Every Thursday, about 8:15am, Matthew talks with Zac (with Lucas lurking on the sidelines) on 95bFM’s “Breakfast Show” about conspiracy theories.
Last night, just after about 7pm, The Daily Blog was subject to an extremely sophisticated hack attack that directed people away from the blog to a gambling site.
This attack occurred a couple of hours after we blogged about Seeby Woodhouse being subjected to questions when entering America and re-entering NZ and a day after we hosted and live-streamed a public meeting against the TICS Bill.
The sophistication of the attack, and a couple of tell tale signatures during the hack, for us, suggest something more insidious and serious than a disgruntled member of the public.
Luckily Selwyn was able to save everything and move us to a more secure position.
I would hate to think this is our tax dollars at work.
I was asked by a few people if I was thinking of covering the hack on last week’s “Conspiracy Corner”. After all, what Martyn is alleging is conspiratorial activity. A sinister act committed in secret to achieve some end. Now, I can buy there are groups out there who might find what the Daily Blog stands for problematic (I imagine the Kiwiblog regulars hate it, as I’m sure even parts of the Standard do), but Martyn’s claim insinuates that the hack is more than just one of these groups. No, he suggests the hack may have been the result of our tax dollars being put to work.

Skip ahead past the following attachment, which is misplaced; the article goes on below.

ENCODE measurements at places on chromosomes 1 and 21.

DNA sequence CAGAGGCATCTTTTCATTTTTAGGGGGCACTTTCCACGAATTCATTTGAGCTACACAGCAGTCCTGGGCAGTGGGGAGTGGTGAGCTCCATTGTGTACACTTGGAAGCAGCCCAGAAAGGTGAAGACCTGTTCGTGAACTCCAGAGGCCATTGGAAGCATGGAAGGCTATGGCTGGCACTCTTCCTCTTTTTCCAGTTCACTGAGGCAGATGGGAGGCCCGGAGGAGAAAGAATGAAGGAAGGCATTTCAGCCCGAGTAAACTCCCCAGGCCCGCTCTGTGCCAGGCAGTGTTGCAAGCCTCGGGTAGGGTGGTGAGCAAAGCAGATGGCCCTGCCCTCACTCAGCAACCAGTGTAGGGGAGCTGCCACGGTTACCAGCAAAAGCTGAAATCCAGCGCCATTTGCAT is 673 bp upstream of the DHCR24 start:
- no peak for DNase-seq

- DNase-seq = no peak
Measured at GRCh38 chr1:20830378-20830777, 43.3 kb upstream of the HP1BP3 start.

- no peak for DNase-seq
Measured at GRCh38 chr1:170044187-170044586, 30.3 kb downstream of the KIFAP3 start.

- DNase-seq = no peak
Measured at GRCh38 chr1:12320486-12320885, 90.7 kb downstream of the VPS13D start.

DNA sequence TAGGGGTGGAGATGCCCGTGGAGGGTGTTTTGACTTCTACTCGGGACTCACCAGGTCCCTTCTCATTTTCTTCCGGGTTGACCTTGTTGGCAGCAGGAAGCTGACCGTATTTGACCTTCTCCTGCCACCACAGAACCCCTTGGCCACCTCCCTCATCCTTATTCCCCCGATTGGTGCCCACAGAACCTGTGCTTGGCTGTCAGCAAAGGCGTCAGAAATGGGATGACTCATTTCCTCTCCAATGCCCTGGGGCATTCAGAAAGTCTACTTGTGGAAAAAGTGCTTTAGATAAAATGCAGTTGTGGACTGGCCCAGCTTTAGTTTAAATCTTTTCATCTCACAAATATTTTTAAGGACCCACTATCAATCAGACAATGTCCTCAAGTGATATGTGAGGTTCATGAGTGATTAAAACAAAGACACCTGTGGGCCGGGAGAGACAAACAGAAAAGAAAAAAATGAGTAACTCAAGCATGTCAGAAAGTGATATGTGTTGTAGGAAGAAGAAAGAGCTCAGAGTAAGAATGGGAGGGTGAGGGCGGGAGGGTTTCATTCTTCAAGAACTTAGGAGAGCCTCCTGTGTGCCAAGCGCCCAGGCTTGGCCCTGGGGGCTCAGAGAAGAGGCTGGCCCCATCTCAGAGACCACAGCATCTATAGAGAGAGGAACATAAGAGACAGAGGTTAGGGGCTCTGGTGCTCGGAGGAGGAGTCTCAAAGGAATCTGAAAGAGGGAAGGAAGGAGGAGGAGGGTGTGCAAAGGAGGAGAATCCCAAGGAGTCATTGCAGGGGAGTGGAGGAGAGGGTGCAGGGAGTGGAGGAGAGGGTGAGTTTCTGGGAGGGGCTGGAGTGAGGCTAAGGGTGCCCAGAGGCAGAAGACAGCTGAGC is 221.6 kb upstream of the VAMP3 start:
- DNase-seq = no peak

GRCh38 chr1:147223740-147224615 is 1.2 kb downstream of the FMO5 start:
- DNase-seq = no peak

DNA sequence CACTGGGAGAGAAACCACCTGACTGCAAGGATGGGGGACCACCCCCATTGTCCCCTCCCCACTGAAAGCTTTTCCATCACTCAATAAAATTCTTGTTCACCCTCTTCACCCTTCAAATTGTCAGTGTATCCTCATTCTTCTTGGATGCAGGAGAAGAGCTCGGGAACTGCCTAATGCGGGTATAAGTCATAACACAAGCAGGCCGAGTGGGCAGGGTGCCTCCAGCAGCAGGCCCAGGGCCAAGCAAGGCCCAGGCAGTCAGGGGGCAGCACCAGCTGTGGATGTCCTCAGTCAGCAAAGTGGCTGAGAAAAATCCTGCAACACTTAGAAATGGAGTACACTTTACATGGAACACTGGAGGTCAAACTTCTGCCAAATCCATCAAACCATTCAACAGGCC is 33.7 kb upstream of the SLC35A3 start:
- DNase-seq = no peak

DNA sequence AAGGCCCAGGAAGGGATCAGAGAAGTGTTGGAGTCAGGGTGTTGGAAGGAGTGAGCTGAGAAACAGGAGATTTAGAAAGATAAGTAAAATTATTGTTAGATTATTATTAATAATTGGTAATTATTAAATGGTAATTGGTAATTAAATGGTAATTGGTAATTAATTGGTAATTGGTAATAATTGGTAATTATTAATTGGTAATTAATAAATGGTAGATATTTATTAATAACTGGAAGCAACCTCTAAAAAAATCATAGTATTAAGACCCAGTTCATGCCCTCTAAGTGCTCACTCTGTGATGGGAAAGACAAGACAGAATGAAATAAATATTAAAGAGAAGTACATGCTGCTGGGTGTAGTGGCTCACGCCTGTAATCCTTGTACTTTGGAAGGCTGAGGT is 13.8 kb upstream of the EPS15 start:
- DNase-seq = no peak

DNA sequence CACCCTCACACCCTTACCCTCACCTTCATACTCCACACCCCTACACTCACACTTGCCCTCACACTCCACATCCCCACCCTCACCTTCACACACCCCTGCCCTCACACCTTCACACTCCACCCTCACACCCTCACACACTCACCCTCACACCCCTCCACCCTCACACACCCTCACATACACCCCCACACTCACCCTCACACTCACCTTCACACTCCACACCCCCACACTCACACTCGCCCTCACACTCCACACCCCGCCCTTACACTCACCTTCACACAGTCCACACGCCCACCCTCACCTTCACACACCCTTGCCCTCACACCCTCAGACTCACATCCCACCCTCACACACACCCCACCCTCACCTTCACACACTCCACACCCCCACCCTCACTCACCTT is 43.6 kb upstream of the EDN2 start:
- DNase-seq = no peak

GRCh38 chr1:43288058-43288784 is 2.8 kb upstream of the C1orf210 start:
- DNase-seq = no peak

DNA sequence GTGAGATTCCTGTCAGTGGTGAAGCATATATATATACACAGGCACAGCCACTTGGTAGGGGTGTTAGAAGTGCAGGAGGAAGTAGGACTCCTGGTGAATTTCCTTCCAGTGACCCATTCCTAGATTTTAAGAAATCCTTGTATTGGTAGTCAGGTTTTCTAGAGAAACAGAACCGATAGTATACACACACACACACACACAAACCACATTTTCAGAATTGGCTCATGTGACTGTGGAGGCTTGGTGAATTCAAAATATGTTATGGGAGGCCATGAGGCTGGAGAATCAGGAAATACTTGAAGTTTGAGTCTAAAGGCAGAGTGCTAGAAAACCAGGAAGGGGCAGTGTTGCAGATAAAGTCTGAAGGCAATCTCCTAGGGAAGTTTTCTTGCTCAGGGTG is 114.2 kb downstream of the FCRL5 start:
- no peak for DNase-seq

An extraordinary claim, and one that needs extraordinary evidence to back it up. However, as there were precious few details in the original post, I didn’t really want to say anything without some evidence to back it up. Given that people like Morgan Nichol had asked for some substantiation for Martyn’s claim, I decided to leave it for the time being, hoping that such evidence would be forthcoming.
It was not.
After the show last Thursday, I got curious and decided to see if I could get some more information about the hack, given that questions about it were going unanswered (or worse). Long story short: I ended up contacting Selwyn Manning, who dealt with the hack at the time it was occurring, and we had a lengthy and very productive discussion about the hack, who might be behind it and why Martyn thought it might be more than the work of “a disgruntled member of the public”. Once you’ve listened to the segment, why not take a look at my analysis of what I think really happened.
[Thanks to Selwyn Manning and Drew Calcott for their input in investigating this matter, both of whom have read through the following prior to my posting it here.]
When any blog gets hacked, especially if that hack is directed at a WordPress blog and ends up resulting in the blog’s traffic being redirected to a gambling site, the most obvious explanation is that the hack is nothing more than, as Morgan Nichol claimed in the comment’s thread, the work of:
[O]ne of the thousands of bots that continuously search for and attack all WordPress sites. I administer hundreds of WordPress sites and the hack attempts are pretty much constant